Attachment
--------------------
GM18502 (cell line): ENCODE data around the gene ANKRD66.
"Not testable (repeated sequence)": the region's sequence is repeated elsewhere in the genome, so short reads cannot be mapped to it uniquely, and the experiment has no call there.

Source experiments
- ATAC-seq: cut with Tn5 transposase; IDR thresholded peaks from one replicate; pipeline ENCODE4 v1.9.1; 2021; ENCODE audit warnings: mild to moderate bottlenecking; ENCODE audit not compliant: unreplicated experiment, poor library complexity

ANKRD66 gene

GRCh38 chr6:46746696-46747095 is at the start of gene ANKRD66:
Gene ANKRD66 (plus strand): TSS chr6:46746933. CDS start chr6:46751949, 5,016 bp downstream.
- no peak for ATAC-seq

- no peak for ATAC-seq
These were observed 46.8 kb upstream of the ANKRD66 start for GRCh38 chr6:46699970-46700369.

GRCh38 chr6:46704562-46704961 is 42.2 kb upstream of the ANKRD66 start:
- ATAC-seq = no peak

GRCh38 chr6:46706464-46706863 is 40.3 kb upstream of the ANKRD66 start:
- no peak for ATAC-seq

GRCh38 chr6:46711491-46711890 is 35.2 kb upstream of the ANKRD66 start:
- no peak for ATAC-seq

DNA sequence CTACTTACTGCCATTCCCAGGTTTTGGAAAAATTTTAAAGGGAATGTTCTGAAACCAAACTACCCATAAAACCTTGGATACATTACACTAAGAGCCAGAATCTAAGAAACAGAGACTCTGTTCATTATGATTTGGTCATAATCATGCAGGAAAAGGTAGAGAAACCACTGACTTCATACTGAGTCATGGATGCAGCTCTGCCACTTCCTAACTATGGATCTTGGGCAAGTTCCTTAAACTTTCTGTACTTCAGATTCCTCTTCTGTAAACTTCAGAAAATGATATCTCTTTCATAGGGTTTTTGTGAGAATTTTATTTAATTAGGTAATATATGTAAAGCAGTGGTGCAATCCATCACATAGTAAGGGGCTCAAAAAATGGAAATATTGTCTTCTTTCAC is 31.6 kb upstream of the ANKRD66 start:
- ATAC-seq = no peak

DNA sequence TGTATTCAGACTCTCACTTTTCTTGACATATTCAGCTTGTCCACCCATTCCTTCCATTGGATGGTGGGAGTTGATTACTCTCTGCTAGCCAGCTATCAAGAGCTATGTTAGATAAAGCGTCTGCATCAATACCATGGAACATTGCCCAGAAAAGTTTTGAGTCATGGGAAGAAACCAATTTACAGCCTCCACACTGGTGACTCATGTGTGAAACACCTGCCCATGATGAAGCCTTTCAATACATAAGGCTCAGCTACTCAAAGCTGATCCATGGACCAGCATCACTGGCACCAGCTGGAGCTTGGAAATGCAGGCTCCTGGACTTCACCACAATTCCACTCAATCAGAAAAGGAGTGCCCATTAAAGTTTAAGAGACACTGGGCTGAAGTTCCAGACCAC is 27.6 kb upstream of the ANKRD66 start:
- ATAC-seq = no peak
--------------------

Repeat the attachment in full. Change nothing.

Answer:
GM18502 (cell line): ENCODE data around the gene ANKRD66.
"Not testable (repeated sequence)": the region's sequence is repeated elsewhere in the genome, so short reads cannot be mapped to it uniquely, and the experiment has no call there.

Source experiments
- ATAC-seq: cut with Tn5 transposase; IDR thresholded peaks from one replicate; pipeline ENCODE4 v1.9.1; 2021; ENCODE audit warnings: mild to moderate bottlenecking; ENCODE audit not compliant: unreplicated experiment, poor library complexity

ANKRD66 gene

GRCh38 chr6:46746696-46747095 is at the start of gene ANKRD66:
Gene ANKRD66 (plus strand): TSS chr6:46746933. CDS start chr6:46751949, 5,016 bp downstream.
- no peak for ATAC-seq

- no peak for ATAC-seq
These were observed 46.8 kb upstream of the ANKRD66 start for GRCh38 chr6:46699970-46700369.

GRCh38 chr6:46704562-46704961 is 42.2 kb upstream of the ANKRD66 start:
- ATAC-seq = no peak

GRCh38 chr6:46706464-46706863 is 40.3 kb upstream of the ANKRD66 start:
- no peak for ATAC-seq

GRCh38 chr6:46711491-46711890 is 35.2 kb upstream of the ANKRD66 start:
- no peak for ATAC-seq

DNA sequence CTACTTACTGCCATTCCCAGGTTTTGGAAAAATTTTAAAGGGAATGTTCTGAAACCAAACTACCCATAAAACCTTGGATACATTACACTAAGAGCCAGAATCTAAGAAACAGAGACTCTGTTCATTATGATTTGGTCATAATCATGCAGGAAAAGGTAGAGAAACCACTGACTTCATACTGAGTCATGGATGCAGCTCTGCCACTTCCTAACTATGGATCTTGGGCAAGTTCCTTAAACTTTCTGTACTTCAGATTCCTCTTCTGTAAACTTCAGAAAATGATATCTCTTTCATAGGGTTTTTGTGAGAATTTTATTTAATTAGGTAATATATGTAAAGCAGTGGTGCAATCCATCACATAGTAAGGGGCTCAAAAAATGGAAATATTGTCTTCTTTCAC is 31.6 kb upstream of the ANKRD66 start:
- ATAC-seq = no peak

DNA sequence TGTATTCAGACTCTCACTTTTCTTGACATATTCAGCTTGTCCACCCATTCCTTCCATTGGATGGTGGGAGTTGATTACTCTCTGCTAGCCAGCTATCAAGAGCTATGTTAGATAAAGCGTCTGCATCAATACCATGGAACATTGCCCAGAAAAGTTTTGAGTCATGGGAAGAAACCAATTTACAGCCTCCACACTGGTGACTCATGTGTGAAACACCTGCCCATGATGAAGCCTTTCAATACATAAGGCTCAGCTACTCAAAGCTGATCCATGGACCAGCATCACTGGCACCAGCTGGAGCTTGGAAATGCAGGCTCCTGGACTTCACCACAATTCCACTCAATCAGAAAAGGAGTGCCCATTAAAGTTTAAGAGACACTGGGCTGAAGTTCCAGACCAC is 27.6 kb upstream of the ANKRD66 start:
- ATAC-seq = no peak